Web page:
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7 Ways to Make Yourself Follow Through

What to do when flogging yourself to do a task doesn’t work.

Key points

  • Getting started on a task early can ensure that it will be done well.
  • Part of motivating oneself to start a difficult task is recognizing and accepting that it will be uncomfortable.
  • In order to follow through on a task, it helps to keep it top of mind by utilizing reminders.
Pixabay, CC0 Public Domain
Source: Pixabay, CC0 Public Domain

When we're facing a big, hairy task, it's tempting to procrastinate until the last minute, at which point you have time only to do a marginal job.

My clients have found these tactics helpful in getting started early and staying the course until the project is done well.

You needn’t use all these tactics. Just pick the one or three you predict will work best for you.

Picture the benefits of following through and the liabilities of not. For example, if you have to give a talk and do a great job, you’ll get huge applause, your reputation will grow, you'll have influenced your audience's thinking and/or behavior, and you’ll feel great. If you procrastinate starting to work on the presentation and thus it flops, your reputation will suffer. It may even contribute to losing your job.

Rectitude. Most of us want to do the right thing, the responsible thing. Reminding yourself that following through is the right thing to do may motivate you.

Get comfortable being uncomfortable. Successful people realize that not everything will be pleasurable but that it’s worth the short-term discomfort in exchange for the larger long-term gain. If you fire that bad employee, it will feel yucky short-term but you’ll derive far more happiness and far more good will accrue from a better employee.

Drug addicts are an example of people who make the opposite tradeoff. Rather than take a baby step toward improving their situation, they escape that discomfort for the short-term comfort of getting high, even though that imposes great long-term liabilities.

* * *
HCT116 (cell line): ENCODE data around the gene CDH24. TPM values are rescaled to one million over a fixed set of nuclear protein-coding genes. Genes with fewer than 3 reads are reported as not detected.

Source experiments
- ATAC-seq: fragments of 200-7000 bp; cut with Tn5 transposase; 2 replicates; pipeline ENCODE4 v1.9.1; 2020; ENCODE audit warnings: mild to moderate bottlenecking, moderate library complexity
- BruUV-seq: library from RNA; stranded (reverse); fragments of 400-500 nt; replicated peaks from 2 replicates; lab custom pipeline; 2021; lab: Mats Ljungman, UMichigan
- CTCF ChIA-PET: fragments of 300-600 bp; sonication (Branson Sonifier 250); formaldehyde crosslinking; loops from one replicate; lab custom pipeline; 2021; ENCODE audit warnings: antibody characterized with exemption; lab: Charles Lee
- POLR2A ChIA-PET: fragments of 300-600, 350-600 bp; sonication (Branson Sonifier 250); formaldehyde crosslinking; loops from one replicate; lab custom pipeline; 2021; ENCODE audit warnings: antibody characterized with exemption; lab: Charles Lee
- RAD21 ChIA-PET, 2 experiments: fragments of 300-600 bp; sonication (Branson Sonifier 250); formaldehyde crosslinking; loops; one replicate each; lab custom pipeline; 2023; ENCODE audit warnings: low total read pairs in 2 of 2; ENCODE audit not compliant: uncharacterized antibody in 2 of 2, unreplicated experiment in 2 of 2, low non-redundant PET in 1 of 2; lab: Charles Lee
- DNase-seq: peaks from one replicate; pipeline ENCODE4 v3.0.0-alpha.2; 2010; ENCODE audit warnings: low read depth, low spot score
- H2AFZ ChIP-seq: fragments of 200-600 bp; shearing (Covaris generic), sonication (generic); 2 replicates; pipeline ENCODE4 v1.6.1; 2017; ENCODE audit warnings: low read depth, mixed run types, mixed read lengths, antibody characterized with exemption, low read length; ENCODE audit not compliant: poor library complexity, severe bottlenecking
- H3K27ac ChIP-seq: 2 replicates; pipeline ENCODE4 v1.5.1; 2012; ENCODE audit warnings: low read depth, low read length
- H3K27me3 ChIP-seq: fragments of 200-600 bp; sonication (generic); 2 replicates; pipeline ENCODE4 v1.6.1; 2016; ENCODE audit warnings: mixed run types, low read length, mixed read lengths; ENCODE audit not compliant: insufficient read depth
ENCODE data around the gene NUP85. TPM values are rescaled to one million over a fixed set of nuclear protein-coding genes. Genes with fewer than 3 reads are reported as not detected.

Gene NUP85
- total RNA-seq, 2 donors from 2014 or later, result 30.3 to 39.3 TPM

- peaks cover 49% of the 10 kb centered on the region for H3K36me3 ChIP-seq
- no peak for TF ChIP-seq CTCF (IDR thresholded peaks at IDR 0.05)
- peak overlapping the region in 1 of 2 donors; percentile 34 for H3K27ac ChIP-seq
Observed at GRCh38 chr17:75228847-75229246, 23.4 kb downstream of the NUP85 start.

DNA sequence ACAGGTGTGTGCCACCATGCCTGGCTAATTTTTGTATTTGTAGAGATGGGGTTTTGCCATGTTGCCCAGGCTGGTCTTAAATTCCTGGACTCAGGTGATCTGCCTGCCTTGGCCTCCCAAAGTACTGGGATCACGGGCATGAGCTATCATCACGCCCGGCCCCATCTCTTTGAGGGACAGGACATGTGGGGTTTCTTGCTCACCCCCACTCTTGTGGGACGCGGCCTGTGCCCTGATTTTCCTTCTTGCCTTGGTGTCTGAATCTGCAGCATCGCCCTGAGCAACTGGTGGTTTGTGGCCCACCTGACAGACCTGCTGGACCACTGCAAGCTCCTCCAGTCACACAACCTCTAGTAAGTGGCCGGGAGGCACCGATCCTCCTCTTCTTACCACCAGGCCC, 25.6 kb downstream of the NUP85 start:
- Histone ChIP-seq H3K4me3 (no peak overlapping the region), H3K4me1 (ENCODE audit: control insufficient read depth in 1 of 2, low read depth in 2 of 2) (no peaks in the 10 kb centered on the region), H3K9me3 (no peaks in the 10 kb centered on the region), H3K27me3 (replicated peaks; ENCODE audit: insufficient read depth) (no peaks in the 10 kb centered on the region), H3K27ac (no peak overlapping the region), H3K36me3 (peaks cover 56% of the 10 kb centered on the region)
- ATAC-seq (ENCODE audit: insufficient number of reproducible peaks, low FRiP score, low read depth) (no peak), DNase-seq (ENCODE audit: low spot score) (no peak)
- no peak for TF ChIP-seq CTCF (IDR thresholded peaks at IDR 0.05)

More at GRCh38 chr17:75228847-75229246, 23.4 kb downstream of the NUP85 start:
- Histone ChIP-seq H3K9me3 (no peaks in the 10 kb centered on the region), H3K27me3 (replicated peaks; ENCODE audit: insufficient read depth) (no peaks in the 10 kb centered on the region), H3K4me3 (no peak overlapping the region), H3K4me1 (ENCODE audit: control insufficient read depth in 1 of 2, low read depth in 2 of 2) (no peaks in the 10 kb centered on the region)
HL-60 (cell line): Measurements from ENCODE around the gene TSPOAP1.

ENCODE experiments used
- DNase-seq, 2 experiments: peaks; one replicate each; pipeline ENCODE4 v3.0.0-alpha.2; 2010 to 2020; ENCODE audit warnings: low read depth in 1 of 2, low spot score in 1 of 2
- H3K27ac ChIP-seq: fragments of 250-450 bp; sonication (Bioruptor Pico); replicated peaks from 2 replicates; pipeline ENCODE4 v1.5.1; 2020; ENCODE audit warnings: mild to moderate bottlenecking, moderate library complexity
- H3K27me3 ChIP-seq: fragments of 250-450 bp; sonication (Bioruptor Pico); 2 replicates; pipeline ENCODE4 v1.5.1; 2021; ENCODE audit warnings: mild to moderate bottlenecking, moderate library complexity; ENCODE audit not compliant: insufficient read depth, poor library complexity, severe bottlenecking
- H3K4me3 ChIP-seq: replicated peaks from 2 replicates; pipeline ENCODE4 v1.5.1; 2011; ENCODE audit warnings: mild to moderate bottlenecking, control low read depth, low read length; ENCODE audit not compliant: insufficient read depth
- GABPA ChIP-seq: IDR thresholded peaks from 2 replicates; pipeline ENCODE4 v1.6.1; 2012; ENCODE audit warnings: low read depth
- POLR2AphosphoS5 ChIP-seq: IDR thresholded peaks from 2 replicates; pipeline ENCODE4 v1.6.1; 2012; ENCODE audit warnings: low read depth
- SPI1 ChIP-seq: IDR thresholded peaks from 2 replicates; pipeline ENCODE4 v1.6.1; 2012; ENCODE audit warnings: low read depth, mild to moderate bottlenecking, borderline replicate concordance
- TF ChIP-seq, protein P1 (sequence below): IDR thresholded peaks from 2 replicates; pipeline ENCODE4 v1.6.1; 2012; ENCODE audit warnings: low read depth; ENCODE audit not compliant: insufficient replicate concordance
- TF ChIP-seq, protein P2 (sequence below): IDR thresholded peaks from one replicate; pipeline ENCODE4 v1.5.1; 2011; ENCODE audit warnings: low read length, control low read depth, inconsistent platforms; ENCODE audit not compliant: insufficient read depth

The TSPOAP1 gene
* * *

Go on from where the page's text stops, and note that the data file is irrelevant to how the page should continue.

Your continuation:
Invoke familial guilt. People spend years in therapy trying to reduce their feelings of guilt and shame caused by family members, but some of my clients have found that invoking guilt not only motivates them to get tasks done but paradoxically makes them feel less guilt and shame about their entire lives. So it might help to picture your parents, your significant other, and children sitting around a table as you explain whether you’re going to follow through on the task. In doing that, you may find yourself feeling guilty, embarrassed to admit you won’t do the task, and that may motivate you to follow through.

Public commitment with a painful deadline. Another way to use embarrassment to move you to follow through is to let people you care about know that you’re committed to getting that task done. For example, you might email friends saying, “I’m both excited and dreading having to finally clean out my apartment. I want to get it all done this weekend. You’re invited to my house to celebrate at 7 p.m. Sunday.” If they came over and the apartment was still a pigsty, you’d be embarrassed. That can motivate you to get it done.

Of course, that can also be applied to work tasks. Email your colleagues and boss saying something like, “I’m pleased that the vice president has chosen me to write that report. I want you to know that I plan to get it on your desks Monday morning.” If the coworkers showed up on Monday morning and the report wasn’t in their inbox, they’d view the person as having made an empty promise.

The thermometer. If a charity wants to raise, say 100,000 dollars, they may put a thermometer on a sign with the numbers 20,000, 40,000, 60,000, 80,000, and 100,000 along the side, and each time they reach a milestone, color in that part of the thermometer.

Similarly, break down your daunting project into easy-to-accomplish milestones and put those on a thermometer you’d keep on your desk or anywhere else you’d see it all the time. When you’ve completed a milestone, color it in. We all enjoy crossing things off our to-do list. Coloring in your thermometer is a more visible and perhaps more pleasurable way to do that.

When my wife was overwhelmed at the thought of doing her dissertation, I put such a thermometer on the refrigerator. Every time she completed a milestone, we colored it in together in purple and I gave her a kiss.

Don’t know how to divide your project into the right baby steps? That’s the time to ask for help.

Keep it top of mind. Keep reminding yourself how you’ll benefit if you follow through, how you’d be hurt if you don’t. Supplement by putting a Post-it note on your monitor’s frame, bathroom mirror, even writing it on your hand. Multiple times a day, say aloud the benefits of getting it done and the liabilities of not. That may actually help change the neurons in the brain associated with doing that task.

It’s more important than you think. I asked an audience of top executives, “Raise your hand if you think of yourself as a procrastinator.” Fifteen percent raised their hand. At a talk to an audience of unemployed people, I asked the same question. Ninety percent raised their hand. Enough said.

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